Landscaping for Ponds and Pools
By Ken Hutcheson, President, U.S. Lawns
Water features such as a pond, decorative pool, or swimming pool-on the grounds of a hotel or other commercial property can add a great deal of charm to the landscape. In fact, these features are almost always the first thing that capture the attention of your guests. However, these valued and highly visible features require landscapers to consider a number of factors in order to ensure maximum health, beauty, and enjoyment of your ponds and pools by your guests.
Go with the flow. Make sure your landscaping of water features doesn't interrupt your site's drainage system. Take a look at the grading of swells and troughs that pull water away from structures and landscape with an eye toward guiding water runoff toward drainage fields, gutters, and drainage ponds. Rake out obstructions and generally do what you can to keep water moving. Severe problems may require the help of a professional who specializes in functional, aesthetic drainage solutions.
Keep things moving - A pond or pool is going to attract bugs and mosquitoes, so it is essential that you locate any stagnant water on your property. Unchanged standing water for three days may be enough time for mosquitoes to run through their life cycle, depending on temperature and breed. Most mosquitoes grow from egg, to larvae, to pupa, to adult in four to 14 days. Consider flat roofs, clogged gutters, water barrels, even bird baths as potential breeding grounds. Put lids on trash cans and cover or flip over any buckets, wheelbarrows, or other containers on your site that can hold water.
Harmonize with nature - Blend ponds and pools with local plants and animals. In other words, let nature control its own excesses. Many local and municipal governments are now encouraging the construction of sustainable "mini-ecosystems" around ponds and pools. This includes using natural techniques to control mosquitoes, such as the presence of frogs, fish, and birds in ponds that can quickly flourish to control mosquitoes.
Limit pesticide use - Pesticides only work temporarily and are even harder on our friendly, bug-eating animals so a sustainable approach is usually best. If you must spray, an outdoor fog has a less harsh and shorter effect on the environment and can be used for occasions where large gatherings of people around your pond or pool are likely. Long-term and repeated use of pesticides can be harmful to people, especially children and elderly with asthma or other lung conditions.
Developing a landscape around a pond can be relatively simple, involving the selection, siting and installation of groups of trees and shrubs. Pond projects can also be extremely complex and include rearranging topography, constructing hardscaping-such as walkways, walls, and even bridges-and substantial planting. Designers and landscapers have to consider the ultimate use of a pond and its surroundings and how the pond fits into a larger landscape.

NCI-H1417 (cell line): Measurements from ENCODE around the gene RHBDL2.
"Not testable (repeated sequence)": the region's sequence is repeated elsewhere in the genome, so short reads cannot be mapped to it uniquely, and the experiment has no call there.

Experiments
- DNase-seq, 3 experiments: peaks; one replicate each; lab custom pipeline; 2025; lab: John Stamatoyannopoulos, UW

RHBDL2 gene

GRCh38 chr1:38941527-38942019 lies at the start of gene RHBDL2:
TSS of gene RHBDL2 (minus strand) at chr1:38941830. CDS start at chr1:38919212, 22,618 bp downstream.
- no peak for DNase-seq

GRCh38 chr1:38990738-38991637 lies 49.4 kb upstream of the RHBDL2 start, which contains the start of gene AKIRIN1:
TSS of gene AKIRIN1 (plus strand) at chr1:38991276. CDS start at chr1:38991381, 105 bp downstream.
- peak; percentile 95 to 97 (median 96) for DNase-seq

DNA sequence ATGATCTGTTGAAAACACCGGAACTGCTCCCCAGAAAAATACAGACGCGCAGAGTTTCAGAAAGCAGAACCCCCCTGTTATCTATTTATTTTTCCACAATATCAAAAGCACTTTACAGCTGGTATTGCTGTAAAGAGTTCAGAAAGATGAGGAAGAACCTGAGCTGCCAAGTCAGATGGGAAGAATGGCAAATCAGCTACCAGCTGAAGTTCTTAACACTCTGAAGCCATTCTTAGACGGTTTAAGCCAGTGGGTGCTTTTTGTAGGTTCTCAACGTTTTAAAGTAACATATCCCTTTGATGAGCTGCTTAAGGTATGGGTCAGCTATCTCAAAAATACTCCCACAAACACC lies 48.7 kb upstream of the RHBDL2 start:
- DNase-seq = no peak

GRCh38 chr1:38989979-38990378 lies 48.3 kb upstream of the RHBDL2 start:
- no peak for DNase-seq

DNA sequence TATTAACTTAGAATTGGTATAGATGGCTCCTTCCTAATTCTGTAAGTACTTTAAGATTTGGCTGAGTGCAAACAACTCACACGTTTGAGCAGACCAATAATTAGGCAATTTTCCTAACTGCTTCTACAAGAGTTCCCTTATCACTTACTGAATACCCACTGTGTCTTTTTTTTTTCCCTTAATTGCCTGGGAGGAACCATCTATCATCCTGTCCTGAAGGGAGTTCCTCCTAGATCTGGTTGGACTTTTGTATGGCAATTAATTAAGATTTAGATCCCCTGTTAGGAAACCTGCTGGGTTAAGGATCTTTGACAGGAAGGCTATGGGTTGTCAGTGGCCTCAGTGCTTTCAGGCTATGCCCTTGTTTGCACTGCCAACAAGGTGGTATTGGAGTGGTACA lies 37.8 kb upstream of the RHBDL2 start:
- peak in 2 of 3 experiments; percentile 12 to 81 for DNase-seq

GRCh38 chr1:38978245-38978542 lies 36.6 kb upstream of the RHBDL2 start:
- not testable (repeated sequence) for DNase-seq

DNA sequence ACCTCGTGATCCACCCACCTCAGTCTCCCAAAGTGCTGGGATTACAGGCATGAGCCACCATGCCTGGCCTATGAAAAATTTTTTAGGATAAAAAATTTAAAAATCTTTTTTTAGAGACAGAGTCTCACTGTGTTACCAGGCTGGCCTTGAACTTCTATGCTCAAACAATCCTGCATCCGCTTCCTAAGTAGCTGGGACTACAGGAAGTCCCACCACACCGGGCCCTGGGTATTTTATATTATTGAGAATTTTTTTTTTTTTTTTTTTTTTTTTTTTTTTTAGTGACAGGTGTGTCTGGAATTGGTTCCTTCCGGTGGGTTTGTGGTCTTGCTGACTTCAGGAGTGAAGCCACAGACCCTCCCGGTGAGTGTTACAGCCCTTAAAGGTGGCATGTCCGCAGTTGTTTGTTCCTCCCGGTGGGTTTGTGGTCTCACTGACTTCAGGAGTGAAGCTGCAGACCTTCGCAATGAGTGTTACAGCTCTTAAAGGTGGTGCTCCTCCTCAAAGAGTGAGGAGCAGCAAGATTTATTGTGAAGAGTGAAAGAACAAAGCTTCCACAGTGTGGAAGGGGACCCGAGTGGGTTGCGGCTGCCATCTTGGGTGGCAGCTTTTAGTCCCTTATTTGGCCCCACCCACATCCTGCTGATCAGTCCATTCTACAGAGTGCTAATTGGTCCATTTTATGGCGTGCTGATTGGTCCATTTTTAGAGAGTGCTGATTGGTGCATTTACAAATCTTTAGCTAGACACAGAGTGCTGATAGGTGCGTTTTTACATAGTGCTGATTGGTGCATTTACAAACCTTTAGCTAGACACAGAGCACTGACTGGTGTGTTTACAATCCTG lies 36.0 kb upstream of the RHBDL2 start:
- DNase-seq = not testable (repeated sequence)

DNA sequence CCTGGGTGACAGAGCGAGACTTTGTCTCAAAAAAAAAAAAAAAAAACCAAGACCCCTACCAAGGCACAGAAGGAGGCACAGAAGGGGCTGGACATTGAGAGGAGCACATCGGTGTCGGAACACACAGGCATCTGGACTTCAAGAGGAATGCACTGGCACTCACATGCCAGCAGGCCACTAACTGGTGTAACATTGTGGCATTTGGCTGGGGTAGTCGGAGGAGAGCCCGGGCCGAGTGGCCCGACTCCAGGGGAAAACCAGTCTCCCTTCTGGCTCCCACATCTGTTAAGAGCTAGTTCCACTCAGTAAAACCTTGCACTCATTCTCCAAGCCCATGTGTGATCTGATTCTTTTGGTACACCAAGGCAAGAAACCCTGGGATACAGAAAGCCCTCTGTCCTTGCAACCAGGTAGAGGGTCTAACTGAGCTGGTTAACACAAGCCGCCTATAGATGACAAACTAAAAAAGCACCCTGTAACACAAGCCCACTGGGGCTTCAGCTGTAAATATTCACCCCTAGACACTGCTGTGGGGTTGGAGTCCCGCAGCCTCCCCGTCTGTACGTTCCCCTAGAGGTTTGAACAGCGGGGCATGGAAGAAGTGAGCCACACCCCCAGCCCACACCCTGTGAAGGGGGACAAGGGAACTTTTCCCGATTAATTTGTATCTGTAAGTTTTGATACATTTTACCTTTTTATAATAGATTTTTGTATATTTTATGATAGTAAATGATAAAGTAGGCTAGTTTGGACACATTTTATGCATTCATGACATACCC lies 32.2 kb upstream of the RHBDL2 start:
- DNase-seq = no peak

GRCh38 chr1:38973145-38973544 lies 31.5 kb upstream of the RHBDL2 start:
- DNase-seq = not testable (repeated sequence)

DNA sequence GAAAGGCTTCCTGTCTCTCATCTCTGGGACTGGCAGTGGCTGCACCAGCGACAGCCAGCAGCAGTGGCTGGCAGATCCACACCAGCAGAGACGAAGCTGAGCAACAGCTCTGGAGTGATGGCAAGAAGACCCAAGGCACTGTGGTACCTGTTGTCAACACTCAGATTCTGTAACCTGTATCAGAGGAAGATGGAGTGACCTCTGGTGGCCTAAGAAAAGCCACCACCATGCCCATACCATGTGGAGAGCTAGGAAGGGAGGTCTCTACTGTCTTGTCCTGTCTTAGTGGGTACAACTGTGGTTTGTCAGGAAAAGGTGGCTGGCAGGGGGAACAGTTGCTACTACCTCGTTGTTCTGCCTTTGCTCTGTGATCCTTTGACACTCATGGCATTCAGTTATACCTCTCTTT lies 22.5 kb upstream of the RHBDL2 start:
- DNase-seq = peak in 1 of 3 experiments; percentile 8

Existing elements - Using existing elements like mature trees, intact hardscaping, and specimen shrubs can save time and money, so before adding new landscape elements, take a careful look at the site. A large, healthy tree can be a focal point of the new landscape. Removing old and sickly trees and shrubs or crumbling hardscaping will help give you a sense of what needs to be added to the area around the pond.
Reflections - The plantings surrounding the pond will be reflected in the water in all seasons, so select graceful specimens of plants and trees that can naturally enhance the beauty of your pond.
Habitat plants - Ponds are magnets for wildlife, so underplant tall trees with shrubs and communities of plants that provide food, nesting sites, and cover for birds, small animals, and insects. Choose at least a few fruiting plants that can provide cover at the water's edge while providing sustenance to the wildlife in your area.
Adding color - Colorful marginal plantings by the water's edge play an important role around any pond and can be incorporated in clumps or swathes in most water landscapes. Plantings that add splashes of color will enhance the overall beauty of your pond setting.
Landscaping Decorative Pools
Pools that are decorative need pumps, filters and accessories to help keep them clean and maintained for your guests. So, in your pool landscape design try to hide these items with features such as plants, trees, or statues. With effective camouflage, you guests won't even know the pool's operating equipment is there. Keep in mind that you will need to gain regular access to this area for routine pool maintenance, so try not to go overboard and completely block out the area. Designers and landscapers also have several, other key aspects to consider.